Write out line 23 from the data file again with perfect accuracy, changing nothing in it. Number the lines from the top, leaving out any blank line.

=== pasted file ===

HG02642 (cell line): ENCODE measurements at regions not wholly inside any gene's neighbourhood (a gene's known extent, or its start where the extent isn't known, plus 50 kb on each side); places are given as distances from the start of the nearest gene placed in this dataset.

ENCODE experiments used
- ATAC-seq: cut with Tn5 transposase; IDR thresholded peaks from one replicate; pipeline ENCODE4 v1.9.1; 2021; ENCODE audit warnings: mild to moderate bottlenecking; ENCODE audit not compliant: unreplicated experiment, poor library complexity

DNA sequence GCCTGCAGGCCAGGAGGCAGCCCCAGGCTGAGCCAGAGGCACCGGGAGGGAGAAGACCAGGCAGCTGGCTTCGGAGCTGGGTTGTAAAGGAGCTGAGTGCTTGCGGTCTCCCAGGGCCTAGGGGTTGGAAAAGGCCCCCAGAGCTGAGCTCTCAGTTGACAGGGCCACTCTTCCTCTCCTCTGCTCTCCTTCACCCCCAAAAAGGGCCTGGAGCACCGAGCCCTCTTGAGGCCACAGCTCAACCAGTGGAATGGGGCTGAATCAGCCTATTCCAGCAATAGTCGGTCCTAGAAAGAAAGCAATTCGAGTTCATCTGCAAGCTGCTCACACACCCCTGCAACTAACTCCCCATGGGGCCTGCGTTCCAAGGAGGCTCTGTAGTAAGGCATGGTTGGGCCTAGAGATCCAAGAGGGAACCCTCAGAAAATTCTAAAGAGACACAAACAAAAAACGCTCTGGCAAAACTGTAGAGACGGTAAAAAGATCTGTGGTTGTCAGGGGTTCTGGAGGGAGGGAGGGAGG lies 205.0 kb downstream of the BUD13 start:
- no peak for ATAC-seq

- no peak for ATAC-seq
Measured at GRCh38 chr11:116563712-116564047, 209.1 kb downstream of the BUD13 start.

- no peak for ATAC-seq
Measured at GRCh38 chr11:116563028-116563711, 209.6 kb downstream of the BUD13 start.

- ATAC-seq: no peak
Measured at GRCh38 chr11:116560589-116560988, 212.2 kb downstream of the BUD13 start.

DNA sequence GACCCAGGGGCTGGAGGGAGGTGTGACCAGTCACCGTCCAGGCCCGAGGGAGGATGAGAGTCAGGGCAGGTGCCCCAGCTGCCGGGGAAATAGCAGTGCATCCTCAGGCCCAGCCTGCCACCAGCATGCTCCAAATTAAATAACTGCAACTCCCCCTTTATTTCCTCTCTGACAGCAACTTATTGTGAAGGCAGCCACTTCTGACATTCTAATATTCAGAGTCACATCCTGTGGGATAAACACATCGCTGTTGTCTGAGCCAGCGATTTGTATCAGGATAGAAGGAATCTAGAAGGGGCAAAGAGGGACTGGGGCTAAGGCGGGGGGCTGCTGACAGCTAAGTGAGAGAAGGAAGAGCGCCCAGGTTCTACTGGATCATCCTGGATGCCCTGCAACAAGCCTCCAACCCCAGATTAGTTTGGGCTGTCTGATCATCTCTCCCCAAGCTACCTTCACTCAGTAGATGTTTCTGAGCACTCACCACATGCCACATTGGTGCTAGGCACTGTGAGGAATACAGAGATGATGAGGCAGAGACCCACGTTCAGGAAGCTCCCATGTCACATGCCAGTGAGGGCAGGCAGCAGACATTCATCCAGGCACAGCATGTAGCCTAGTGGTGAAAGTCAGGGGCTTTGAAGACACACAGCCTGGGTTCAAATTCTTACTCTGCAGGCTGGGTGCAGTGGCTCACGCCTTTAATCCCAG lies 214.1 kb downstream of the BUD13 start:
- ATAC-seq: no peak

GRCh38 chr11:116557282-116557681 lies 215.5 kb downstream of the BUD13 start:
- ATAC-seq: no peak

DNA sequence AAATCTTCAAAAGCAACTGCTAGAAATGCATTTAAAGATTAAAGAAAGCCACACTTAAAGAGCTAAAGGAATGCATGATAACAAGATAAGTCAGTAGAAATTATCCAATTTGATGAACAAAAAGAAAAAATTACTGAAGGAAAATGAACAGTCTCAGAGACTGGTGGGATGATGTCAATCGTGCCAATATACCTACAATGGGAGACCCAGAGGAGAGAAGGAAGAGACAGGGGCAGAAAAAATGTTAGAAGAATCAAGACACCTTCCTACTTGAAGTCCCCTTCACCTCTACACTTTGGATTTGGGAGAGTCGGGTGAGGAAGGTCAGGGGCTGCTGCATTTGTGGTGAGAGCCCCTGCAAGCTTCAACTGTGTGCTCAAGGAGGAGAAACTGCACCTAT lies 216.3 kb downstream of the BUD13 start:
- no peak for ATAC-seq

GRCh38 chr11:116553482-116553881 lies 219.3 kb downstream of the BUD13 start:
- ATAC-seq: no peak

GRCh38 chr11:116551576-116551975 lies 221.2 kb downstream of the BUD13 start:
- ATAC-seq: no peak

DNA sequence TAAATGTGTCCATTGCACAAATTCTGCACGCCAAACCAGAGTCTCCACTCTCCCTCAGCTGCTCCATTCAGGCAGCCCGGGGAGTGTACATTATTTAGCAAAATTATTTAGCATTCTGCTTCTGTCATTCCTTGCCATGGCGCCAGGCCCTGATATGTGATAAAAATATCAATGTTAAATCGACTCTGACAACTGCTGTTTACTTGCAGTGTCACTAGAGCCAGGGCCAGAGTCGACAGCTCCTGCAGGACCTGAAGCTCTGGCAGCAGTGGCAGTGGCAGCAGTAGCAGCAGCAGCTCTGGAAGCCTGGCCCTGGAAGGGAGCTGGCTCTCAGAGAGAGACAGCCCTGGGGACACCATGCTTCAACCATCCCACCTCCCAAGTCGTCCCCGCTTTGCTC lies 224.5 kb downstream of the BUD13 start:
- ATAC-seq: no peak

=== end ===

- ATAC-seq: no peak